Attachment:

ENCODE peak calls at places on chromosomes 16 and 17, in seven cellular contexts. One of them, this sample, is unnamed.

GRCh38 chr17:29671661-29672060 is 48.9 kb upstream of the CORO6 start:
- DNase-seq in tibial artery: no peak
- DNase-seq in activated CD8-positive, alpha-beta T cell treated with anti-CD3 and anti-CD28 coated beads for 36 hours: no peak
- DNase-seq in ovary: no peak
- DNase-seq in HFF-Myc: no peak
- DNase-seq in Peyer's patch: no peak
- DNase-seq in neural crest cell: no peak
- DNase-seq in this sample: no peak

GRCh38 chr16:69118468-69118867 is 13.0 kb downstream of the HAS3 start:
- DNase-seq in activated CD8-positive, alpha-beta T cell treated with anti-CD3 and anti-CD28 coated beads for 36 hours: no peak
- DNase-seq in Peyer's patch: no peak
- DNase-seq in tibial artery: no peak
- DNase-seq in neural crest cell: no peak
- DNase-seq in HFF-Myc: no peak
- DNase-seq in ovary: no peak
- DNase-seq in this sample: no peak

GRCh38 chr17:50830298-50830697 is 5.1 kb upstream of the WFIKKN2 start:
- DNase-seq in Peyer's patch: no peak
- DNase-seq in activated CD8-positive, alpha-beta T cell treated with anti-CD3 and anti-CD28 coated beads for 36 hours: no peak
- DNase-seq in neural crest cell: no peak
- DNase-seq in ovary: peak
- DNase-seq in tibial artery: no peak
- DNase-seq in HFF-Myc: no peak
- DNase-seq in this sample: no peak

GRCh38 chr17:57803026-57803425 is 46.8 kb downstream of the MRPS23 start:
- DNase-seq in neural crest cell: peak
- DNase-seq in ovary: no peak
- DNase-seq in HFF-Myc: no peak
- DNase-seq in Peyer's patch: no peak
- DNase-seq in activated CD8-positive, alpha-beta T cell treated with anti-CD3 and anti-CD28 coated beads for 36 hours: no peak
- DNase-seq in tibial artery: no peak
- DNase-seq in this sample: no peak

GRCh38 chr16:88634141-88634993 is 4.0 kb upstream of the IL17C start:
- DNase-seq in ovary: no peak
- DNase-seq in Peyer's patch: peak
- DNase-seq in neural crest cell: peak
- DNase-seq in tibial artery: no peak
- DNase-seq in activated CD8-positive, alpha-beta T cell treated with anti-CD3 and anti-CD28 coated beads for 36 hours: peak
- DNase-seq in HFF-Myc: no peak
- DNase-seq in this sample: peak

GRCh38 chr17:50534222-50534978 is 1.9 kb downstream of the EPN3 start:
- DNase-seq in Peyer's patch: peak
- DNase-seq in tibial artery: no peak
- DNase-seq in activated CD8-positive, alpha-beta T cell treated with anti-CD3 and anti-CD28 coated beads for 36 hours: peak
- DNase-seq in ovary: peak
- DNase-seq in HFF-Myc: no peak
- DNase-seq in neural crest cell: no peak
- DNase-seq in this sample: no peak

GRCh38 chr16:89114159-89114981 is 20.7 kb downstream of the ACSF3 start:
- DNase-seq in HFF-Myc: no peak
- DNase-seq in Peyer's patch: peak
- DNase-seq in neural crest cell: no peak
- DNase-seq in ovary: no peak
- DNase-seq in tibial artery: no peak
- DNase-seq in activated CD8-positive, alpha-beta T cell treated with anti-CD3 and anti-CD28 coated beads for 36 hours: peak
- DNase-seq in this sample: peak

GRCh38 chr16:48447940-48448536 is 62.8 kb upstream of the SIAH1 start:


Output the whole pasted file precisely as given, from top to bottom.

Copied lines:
ENCODE peak calls at places on chromosomes 16 and 17, in seven cellular contexts. One of them, this sample, is unnamed.

GRCh38 chr17:29671661-29672060 is 48.9 kb upstream of the CORO6 start:
- DNase-seq in tibial artery: no peak
- DNase-seq in activated CD8-positive, alpha-beta T cell treated with anti-CD3 and anti-CD28 coated beads for 36 hours: no peak
- DNase-seq in ovary: no peak
- DNase-seq in HFF-Myc: no peak
- DNase-seq in Peyer's patch: no peak
- DNase-seq in neural crest cell: no peak
- DNase-seq in this sample: no peak

GRCh38 chr16:69118468-69118867 is 13.0 kb downstream of the HAS3 start:
- DNase-seq in activated CD8-positive, alpha-beta T cell treated with anti-CD3 and anti-CD28 coated beads for 36 hours: no peak
- DNase-seq in Peyer's patch: no peak
- DNase-seq in tibial artery: no peak
- DNase-seq in neural crest cell: no peak
- DNase-seq in HFF-Myc: no peak
- DNase-seq in ovary: no peak
- DNase-seq in this sample: no peak

GRCh38 chr17:50830298-50830697 is 5.1 kb upstream of the WFIKKN2 start:
- DNase-seq in Peyer's patch: no peak
- DNase-seq in activated CD8-positive, alpha-beta T cell treated with anti-CD3 and anti-CD28 coated beads for 36 hours: no peak
- DNase-seq in neural crest cell: no peak
- DNase-seq in ovary: peak
- DNase-seq in tibial artery: no peak
- DNase-seq in HFF-Myc: no peak
- DNase-seq in this sample: no peak

GRCh38 chr17:57803026-57803425 is 46.8 kb downstream of the MRPS23 start:
- DNase-seq in neural crest cell: peak
- DNase-seq in ovary: no peak
- DNase-seq in HFF-Myc: no peak
- DNase-seq in Peyer's patch: no peak
- DNase-seq in activated CD8-positive, alpha-beta T cell treated with anti-CD3 and anti-CD28 coated beads for 36 hours: no peak
- DNase-seq in tibial artery: no peak
- DNase-seq in this sample: no peak

GRCh38 chr16:88634141-88634993 is 4.0 kb upstream of the IL17C start:
- DNase-seq in ovary: no peak
- DNase-seq in Peyer's patch: peak
- DNase-seq in neural crest cell: peak
- DNase-seq in tibial artery: no peak
- DNase-seq in activated CD8-positive, alpha-beta T cell treated with anti-CD3 and anti-CD28 coated beads for 36 hours: peak
- DNase-seq in HFF-Myc: no peak
- DNase-seq in this sample: peak

GRCh38 chr17:50534222-50534978 is 1.9 kb downstream of the EPN3 start:
- DNase-seq in Peyer's patch: peak
- DNase-seq in tibial artery: no peak
- DNase-seq in activated CD8-positive, alpha-beta T cell treated with anti-CD3 and anti-CD28 coated beads for 36 hours: peak
- DNase-seq in ovary: peak
- DNase-seq in HFF-Myc: no peak
- DNase-seq in neural crest cell: no peak
- DNase-seq in this sample: no peak

GRCh38 chr16:89114159-89114981 is 20.7 kb downstream of the ACSF3 start:
- DNase-seq in HFF-Myc: no peak
- DNase-seq in Peyer's patch: peak
- DNase-seq in neural crest cell: no peak
- DNase-seq in ovary: no peak
- DNase-seq in tibial artery: no peak
- DNase-seq in activated CD8-positive, alpha-beta T cell treated with anti-CD3 and anti-CD28 coated beads for 36 hours: peak
- DNase-seq in this sample: peak

GRCh38 chr16:48447940-48448536 is 62.8 kb upstream of the SIAH1 start: